During the height of the pandemic, people in cities around the world noticed that a whole lot of animals started roaming around as soon as the humans left. Now, with crowds returning back to normal, animals and humans need to find a new way to coexist. Take, for example, this coyote that stalked a toddler in San Francisco’s Golden Gate Park.

@thescrappynaturalist Ever see a coyote stalk a toddler in broad daylight? This is why coexistence science is important. #carnivore #wildlife #science #coyote #park #toddler #FYP #trending #coexist #animals #movement #scrappynaturalist @natgeo #nature #naturalhistory #urban #urbanwildlife #learn #scientist #greenscree ♬ Aesthetic – Gaspar

The video of the coyote is originally from 2021. Christine E. Wilkinson, who goes by The Scrappy Naturalist on TikTok, is a conservation biologist and carnivore ecologist working as a postdoc at the University of California, Berkeley, and resurfaced the footage. In the video, she explains how cities like San Francisco are trying to move away from lethal solutions because they often prove not to work. In fact, sometimes the animals come back in greater numbers.

In a subsequent video, Wilkinson further explained what was going on, why more research is needed, and what people can do to help animals and humans coexist.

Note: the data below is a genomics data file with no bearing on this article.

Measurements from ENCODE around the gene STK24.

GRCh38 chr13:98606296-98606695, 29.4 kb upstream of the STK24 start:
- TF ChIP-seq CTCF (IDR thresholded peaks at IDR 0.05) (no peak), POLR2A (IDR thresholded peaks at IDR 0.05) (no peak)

@thescrappynaturalist This coyote’s boldness was unusual. Let’s dive further into the science & what we can do to live well wirh coyotes. #coyote #wildlife #urban #animals #FYP #trending #coexist #science #carnivore #scrappynaturalist @natgeo #learn #toddler #bold #animalbehaviour #urbanwildlife #canid #greenscreen ♬ Aesthetic – Gaspar

She notes that this isn’t normal coyote behavior and likely stemmed from someone illegally hand-feeding the animal for years. According to a Los Angeles Times story from 2021, this particular ​​male coyote was killed after “aggressively approaching” children on five different occasions.

“Carnivores are not going anywhere,” Wilkinson says in the video. “They’re important for the ecology, they can take care of our rodent pests, etc., which is why for long term coexistence with them, we need to understand what works and what social and ecological context and in combination with what other tools.”

In the meantime, here are some things you can do to live with coyotes today:

  • Yelling at coyotes, making loud noises and getting big, or shaking a can of coins can scare off any coyotes that get close, and early evidence suggests it could work in the long term. This is called hazing.
  • Make sure that things like cat food, trash, and compost aren’t easily accessible to the animals.
  • Put chickens and small pets in fully enclosed spaces that can’t be dug under.
  • Keep an eye on kids and pets when you know that coyotes are exhibiting bolder habits in that area.
  • Most importantly, never feed wild carnivores. This trains them to approach humans.